June 2013. Directed by Bob Jones

Review by Ann Cox Leighton Buzzard Observer

With applause ringing in their ears the ladies from the Leighton Buzzard Drama Group learned a huge lesson on Thursday night – flesh sells.

They took the enormously courageous step in staging the award-winning Calendar Girls at Leighton Buzzard Theatre this week and they have discovered, and they shouldn’t have been surprised, that it is a smash hit.

Running for nearly two weeks it has been playing to full houses packed with WI groups, friends, families and the public who appreciate a good story that is well acted.

It’s all very well for the likes of Linda Bellingham and Helen Mirren to strip for their roles in the professional productions on stage and screen but it is a huge ask for amateurs. They have to appear in the all-together, on stage, in front of their neighbours and friends. Will they ever encounter each other in the same way ever again?

LBDG were delighted at the positive response among the town’s am-dram actresses when they first announced the production. It seemed that they were more than willing to shed their inhibitions.

And opening night proved they were right to commit to one of the most powerful dramas in modern theatre.

Calendar Girls tells the true story of a Yorkshire WI who, back in 1998, decide to raise money for a new hospital sofa in memory of a member’s husband who died. They decide to produce an “alternative WI calendar” featuring members of the group in a variety of artfully staged nude poses.

Instead of selling a just few dozen calendars the ladies have so far raised more than £3m for Leukaemia and Lymphoma Research, with Tim Firth’s story being made into a Hollywood movie and an award-winning stage play.

Now, for a limited time only, some amateur theatre groups have been given the rights to perform Calendar Girls and they couldn’t wait to get naked, sorry, nude.

LB Drama Group stalwart Lainy Ward, as single mum and vicar’s daughter, Cora, keeps the story bubbling along with her natural flair for comedy while, on opening night, Lauren Waters and Kim Aguilar, in the lead roles of Annie and Chris, became more assured as the show progressed.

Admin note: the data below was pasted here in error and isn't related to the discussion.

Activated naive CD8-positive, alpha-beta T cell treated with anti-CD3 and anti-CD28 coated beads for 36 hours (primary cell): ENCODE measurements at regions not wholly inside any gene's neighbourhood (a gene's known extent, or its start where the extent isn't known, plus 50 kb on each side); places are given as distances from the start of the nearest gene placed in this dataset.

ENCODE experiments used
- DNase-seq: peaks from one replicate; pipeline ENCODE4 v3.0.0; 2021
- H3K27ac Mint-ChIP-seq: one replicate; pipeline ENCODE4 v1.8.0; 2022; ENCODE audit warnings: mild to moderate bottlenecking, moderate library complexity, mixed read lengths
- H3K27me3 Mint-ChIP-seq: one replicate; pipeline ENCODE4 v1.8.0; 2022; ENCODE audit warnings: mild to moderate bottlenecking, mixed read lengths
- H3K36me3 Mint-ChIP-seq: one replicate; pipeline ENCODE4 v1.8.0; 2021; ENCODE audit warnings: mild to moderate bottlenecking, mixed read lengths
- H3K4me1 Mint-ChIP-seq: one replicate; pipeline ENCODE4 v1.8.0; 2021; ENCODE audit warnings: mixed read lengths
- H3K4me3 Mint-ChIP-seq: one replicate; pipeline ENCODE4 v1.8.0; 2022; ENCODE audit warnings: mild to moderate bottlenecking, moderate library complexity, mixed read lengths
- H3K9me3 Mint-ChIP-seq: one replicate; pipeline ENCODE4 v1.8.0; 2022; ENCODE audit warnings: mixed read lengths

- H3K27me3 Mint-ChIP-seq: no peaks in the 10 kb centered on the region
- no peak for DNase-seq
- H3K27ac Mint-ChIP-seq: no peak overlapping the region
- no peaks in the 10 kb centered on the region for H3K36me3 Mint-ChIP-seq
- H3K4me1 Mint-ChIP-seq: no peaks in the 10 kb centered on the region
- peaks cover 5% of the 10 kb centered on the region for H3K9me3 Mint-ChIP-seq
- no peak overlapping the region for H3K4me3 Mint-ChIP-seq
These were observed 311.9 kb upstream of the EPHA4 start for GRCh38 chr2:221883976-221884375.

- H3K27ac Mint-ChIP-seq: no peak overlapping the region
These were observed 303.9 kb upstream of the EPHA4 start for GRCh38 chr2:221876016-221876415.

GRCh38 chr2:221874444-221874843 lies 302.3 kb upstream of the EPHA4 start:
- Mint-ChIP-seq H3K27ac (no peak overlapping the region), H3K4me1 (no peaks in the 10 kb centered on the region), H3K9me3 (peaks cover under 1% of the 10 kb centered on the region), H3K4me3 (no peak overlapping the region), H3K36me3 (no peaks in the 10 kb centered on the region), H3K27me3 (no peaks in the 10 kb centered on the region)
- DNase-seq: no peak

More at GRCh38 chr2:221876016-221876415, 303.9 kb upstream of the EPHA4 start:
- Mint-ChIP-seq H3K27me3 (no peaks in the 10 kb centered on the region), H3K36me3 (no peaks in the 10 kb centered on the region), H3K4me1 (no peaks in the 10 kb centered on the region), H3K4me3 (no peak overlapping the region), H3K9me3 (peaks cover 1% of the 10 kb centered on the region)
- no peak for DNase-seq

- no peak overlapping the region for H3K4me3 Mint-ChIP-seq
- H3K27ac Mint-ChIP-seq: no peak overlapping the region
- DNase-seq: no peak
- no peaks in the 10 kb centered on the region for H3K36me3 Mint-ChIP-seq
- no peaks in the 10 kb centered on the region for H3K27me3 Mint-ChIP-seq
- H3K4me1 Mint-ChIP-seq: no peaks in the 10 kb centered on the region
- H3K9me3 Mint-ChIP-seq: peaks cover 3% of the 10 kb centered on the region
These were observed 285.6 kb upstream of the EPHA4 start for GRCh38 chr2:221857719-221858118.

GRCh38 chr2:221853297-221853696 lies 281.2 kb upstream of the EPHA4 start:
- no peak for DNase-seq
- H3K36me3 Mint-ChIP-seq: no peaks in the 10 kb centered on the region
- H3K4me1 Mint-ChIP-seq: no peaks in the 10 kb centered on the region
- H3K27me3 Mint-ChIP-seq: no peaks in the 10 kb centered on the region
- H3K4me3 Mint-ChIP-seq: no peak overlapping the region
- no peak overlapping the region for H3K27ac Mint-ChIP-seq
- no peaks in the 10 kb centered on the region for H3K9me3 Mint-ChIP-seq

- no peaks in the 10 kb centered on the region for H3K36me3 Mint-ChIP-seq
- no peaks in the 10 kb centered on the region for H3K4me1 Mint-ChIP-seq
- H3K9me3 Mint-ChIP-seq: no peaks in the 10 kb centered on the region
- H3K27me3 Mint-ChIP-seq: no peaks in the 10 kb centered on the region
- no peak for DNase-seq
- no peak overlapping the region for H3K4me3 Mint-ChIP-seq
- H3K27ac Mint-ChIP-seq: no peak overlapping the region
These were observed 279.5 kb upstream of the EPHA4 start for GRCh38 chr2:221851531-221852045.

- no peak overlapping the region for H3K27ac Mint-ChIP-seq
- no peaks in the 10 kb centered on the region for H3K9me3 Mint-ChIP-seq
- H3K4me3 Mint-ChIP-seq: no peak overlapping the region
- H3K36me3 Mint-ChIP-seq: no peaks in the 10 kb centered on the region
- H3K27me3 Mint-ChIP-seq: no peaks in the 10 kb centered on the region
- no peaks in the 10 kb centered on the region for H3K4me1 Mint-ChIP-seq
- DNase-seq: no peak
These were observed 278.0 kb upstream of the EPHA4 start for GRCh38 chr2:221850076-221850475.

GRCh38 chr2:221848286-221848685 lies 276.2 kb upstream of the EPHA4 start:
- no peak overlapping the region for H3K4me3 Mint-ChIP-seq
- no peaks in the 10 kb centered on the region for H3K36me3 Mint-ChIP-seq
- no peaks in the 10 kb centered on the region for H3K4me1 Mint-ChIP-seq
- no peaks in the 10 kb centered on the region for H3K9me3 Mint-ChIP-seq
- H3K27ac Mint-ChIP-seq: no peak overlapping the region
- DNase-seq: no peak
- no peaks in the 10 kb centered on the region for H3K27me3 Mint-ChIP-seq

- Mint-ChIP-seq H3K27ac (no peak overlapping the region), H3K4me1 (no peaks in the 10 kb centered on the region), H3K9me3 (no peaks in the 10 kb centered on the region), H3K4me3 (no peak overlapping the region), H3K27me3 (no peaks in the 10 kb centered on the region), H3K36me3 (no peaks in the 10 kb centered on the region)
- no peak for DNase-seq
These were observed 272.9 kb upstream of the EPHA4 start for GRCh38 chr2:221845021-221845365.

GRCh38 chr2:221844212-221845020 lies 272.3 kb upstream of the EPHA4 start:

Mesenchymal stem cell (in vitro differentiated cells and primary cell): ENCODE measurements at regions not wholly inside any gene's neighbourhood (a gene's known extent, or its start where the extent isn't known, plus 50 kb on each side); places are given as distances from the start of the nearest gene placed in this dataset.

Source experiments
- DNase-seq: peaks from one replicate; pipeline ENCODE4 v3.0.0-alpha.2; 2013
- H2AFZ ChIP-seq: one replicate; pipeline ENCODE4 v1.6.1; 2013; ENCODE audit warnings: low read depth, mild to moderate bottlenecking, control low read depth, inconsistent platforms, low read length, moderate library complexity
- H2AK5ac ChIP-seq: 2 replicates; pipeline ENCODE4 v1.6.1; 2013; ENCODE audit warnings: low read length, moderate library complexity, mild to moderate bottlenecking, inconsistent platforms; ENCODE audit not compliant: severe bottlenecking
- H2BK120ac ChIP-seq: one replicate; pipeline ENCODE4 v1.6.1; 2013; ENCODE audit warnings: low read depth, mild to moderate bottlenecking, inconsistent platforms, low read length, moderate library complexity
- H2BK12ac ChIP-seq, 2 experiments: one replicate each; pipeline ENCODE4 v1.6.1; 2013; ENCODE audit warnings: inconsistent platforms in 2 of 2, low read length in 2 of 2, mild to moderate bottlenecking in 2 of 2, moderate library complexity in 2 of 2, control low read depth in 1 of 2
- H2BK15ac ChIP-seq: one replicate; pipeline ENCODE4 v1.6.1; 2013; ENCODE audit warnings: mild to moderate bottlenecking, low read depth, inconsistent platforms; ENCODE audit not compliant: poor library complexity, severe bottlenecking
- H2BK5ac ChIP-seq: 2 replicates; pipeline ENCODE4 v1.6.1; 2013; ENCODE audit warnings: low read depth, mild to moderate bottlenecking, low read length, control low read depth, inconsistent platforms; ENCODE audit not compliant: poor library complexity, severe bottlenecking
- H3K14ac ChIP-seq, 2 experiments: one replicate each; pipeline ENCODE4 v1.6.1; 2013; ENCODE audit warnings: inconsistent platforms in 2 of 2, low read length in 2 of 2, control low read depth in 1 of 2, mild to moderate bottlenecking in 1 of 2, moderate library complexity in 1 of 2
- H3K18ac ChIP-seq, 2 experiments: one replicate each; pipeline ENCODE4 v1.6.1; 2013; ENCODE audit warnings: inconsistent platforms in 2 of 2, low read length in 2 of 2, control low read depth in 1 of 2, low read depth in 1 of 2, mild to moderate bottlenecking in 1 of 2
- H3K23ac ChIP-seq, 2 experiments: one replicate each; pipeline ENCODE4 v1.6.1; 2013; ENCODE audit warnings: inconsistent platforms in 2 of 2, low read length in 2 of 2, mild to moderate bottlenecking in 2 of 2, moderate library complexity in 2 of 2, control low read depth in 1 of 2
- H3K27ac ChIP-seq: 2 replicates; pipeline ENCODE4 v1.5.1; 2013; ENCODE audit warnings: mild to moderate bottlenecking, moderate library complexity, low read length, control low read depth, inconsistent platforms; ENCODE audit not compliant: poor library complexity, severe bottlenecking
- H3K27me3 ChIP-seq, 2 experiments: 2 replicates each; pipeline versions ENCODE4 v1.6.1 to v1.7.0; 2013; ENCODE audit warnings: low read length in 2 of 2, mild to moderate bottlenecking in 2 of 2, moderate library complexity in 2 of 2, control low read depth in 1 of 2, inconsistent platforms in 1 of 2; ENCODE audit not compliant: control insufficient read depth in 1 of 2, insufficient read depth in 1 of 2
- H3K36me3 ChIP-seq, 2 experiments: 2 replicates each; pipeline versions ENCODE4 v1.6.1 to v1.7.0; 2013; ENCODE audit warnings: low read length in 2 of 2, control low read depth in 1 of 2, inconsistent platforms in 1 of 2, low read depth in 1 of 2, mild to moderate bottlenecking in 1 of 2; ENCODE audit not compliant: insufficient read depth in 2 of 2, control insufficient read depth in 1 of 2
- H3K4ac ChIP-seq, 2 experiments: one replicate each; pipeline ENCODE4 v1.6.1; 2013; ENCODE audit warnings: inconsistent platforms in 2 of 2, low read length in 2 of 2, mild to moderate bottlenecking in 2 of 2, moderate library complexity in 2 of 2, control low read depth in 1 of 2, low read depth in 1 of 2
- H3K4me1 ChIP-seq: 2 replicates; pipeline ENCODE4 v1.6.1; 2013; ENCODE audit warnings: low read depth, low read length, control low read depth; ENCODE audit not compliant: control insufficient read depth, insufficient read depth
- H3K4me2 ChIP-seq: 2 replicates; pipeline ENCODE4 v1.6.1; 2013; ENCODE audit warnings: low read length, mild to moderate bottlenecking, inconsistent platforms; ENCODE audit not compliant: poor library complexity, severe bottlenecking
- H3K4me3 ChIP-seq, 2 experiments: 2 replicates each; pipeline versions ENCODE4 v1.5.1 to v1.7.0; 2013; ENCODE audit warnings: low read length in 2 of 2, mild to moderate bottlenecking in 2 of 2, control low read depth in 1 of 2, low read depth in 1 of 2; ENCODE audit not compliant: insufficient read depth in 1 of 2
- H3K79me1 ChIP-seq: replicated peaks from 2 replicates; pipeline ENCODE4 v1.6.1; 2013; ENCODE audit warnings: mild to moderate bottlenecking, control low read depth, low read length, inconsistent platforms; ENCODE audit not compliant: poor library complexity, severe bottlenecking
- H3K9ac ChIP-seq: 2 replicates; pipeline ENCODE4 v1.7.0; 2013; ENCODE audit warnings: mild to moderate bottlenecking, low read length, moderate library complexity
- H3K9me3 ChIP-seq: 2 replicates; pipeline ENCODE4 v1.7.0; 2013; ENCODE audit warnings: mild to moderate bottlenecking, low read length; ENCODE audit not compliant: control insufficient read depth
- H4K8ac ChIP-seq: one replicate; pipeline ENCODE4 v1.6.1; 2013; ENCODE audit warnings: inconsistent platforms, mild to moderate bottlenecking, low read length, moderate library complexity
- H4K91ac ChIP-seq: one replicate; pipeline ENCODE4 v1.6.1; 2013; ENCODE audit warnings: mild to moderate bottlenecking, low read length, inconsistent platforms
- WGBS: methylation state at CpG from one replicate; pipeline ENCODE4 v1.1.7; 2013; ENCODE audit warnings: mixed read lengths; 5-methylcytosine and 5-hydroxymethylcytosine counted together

But one of the most moving performances in the production comes from Carl Russell as cancer sufferer John whose death sparks the fund-raising campaign.

Not only does Carl bravely appear with a shaven head in his later scenes but he handles John’s courageous battle against leukaemia with the confidence of a seasoned pro. It sure brought a lump to everyone’s throats.

Babs Jolly was frighteningly convincing as Lady Cravenshire (which I’m not sure is a compliment!) while Renee Dulieu, as WI leader Marie, was a bit of a dark horse. She didn’t really put herself into the part until the second Act when she exploded in rage at Chris during one forceful encounter that scared the pants of most theatre-goers.

Emma Ballard does a great job with Ruth who is one character that is more fleshed out than some of the others. Ruth is a large lady who initially refuses to strip because she is crushed by self-loathing and poor self-esteem but, spurred on by her husband’s adultery, she decides it’s time to fight back.

When it comes to posing for the calendar this group of feisty actresses bravely hold their poses for a lot longer than the professionals and, in some cases, wear considerably less, and I salute them (as did everyone else with rapturous applause).

It’s one of LBDG’s best performances to date and all credit to director Bob Jones in guiding the cast through their stage-fright and coyness to produce a sparkling show that the original Calendar Girls from Rylstone WI would have been proud of.